Another life-changing feastival...
The second half of the festival is not a re-run of the first and that has much to do with the central event of the weekend, the communion service. It is a great way to discover just how much you have in common with so many others camping alongside you.
This year was a great one. It felt slightly shorter, which is not a bad thing, as it is so often wet and chilly on the Sunday morning. New York’s Rev. Vince Anderson led much of the worship in his “dirty gospel” style, which seemed to me like good old traditional gospel with rough edges. The service followed the idea that God dwelling in tents and the temple in the Old Testament was a foreshadowing of dwelling in us in the New Testament. Streams of multi-coloured ribbons were passed through the crowd and hoisted to the top of the stage to create a ’tent’ over us.
Photo credit : © Alison Whitlock / Greenbelt Festival
Sunday hosted one of the big moments of the festival for me (and my family). Although Brian McLaren was not billed so predominantly this year, he showed what a superb communicator he is in his "Naked Spirituality" seminar about the stages of faith. It was the one talk that could deservedly be compulsory listening for almost anyone. If some of it was well-observed common sense, McLaren still delivered his point with hi-def clarity. Heeding it would massively help understanding between Christians and reduce a lot of unnecessary conflict. It is a shame that his work-in-progress talk the next day was so woolly in comparison.
More head-food came from Ann Morisy, who was tackling the issue of generational injustice. The Baby Boomers, who famously “have never had it so good” are part of an approaching “perfect storm,” where a smaller, younger generation will be supporting a growing, ageing population. Morisy urged the Boomers to use their ability to function for longer, and to be generous with their time, talents and taxes to reduce the burden on the younger generation. The audience left with a sense that this issue is just being unwrapped for the first time in a long game of pass-the-parcel.
Duke Special played several sets over the weekend and his mainstage show was immensely popular, including many of his essential songs, several newer ones and a version of Joy Division’s “Love Will Tear Us Apart.” Except for a guest appearance from Gordon Gano on fiddle, the Duke only had help from Chip Bailey on percussion and the multi-talented Ben Castle on sax and clarinet. Known more as a session musician, Castle relished the chance to have fun with his performance.
As the set finished, Castle’s girlfriend, Beth Rowley, started her own set in the Performance Café, flanked only by a trumpeter (who got some great audience reaction) and a guitarist. Between songs, she seemed surprisingly short of confidence for someone who has played mainstage and been in the top ten on the album chart not long ago; her introductions were almost inaudible at the back. She need not have worried. The audience was still on her side and – despite some unfortunate sound issues at the start – she sang a collection of blues numbers and her assurance grew as the performance went on.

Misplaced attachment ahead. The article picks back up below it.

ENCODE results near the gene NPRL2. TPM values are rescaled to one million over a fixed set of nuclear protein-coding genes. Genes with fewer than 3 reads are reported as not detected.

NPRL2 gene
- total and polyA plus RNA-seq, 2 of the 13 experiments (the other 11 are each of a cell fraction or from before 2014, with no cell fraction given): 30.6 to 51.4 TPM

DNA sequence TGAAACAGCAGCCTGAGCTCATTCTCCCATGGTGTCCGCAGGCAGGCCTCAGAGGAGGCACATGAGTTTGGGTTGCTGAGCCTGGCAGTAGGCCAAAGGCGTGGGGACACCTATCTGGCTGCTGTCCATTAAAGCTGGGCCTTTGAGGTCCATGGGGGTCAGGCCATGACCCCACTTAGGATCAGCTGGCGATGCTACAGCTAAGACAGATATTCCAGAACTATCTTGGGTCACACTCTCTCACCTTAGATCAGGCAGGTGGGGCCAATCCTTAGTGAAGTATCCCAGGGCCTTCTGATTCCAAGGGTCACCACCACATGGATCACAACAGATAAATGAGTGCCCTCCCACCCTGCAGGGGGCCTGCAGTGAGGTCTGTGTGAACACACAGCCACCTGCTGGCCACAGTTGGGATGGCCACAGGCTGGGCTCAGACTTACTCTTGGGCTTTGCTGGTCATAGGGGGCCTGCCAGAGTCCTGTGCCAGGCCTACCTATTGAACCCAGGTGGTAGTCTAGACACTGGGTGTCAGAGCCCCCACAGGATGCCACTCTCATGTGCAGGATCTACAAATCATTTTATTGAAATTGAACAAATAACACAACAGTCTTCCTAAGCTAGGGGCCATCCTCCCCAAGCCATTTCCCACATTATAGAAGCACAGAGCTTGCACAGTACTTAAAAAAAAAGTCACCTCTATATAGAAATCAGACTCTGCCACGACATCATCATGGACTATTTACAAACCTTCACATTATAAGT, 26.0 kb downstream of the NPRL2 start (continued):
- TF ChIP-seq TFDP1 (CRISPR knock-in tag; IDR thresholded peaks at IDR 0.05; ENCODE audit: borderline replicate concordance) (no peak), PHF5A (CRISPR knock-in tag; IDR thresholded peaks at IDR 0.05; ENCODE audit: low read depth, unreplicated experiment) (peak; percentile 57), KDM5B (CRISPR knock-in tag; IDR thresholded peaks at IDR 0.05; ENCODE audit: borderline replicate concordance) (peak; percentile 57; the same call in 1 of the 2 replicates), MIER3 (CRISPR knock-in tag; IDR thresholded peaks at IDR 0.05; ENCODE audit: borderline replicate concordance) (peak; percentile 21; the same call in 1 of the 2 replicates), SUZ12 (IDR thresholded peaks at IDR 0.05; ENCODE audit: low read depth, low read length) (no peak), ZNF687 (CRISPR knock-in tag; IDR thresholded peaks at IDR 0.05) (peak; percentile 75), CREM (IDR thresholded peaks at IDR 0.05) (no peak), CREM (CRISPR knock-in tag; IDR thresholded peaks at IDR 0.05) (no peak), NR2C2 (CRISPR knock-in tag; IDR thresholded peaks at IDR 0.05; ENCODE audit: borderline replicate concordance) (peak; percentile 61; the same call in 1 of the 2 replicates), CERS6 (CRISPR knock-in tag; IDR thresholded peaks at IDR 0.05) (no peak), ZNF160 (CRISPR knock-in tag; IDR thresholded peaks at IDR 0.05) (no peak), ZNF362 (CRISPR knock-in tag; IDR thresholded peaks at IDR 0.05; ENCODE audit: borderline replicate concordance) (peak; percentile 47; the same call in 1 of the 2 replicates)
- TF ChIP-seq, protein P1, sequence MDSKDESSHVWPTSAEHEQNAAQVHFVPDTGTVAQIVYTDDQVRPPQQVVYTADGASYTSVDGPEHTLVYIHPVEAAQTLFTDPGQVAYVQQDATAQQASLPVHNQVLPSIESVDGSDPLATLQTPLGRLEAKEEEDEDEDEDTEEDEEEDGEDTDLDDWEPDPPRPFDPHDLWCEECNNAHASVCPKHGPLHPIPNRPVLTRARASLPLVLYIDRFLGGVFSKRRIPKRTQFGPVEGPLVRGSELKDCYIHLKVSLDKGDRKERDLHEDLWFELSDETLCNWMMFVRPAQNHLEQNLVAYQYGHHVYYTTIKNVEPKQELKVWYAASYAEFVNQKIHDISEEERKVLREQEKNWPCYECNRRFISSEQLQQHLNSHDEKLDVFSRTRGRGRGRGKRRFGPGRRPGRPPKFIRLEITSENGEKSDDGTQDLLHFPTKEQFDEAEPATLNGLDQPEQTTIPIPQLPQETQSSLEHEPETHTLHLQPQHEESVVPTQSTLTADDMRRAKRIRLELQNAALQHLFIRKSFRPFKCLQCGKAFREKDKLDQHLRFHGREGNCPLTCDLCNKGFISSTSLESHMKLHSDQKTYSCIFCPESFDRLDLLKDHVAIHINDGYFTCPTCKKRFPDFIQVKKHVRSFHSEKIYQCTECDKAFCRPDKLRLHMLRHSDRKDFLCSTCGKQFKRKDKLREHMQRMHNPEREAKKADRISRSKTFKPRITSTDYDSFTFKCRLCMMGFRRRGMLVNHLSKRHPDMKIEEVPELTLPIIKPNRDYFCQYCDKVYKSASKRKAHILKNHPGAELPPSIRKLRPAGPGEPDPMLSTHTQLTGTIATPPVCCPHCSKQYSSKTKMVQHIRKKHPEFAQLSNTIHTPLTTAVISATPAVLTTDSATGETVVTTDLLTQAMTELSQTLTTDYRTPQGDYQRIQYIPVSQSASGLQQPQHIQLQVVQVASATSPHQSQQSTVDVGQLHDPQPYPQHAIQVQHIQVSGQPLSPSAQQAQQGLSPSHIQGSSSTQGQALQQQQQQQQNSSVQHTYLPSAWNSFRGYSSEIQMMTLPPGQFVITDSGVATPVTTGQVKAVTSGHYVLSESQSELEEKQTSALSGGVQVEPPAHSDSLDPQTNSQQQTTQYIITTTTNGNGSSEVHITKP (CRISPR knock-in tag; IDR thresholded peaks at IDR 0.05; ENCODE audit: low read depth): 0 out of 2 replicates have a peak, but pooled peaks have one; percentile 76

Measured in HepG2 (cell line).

Perhaps she should have headlined that evening, but she was topped by the blue-blazered Hope and Social. The festival program hyped them, quoting national press ranking them as one of the top few live acts in the country, but they did not move me – except to move me on to other venues. Perhaps I should have made allowances: they repeatedly told us of the dodgy chicken they had eaten on the way to the festival – and its after-effects.
Greenbelt ended powerfully on the Monday night. Selling out the Playhouse, and performing by candlelight, George Dillon gave a striking one-man performance of the Gospel of Matthew. The script was straight from the biblical text and left very little out. This bold performance of parables, narrative and the Sermon on the Mount reinforced the radical ethos of the festival. Dillon’s bleating tone of voice for some of Jesus’ detractors, or the disciples that did not ‘get’ him, was unfortunate, but he conveyed well the challenge in Jesus’ words and actions.
It overlapped with the start of the final mainstage set of the year, featuring Mavis Staples. She was on fire and it was wrenching to have to leave after only hearing half a dozen electrifying songs. Looking back on it, she was the ideal festival closer. Greenbelt’s strapline is Faith, Arts, Justice. Mavis Staples’ life embodies all three.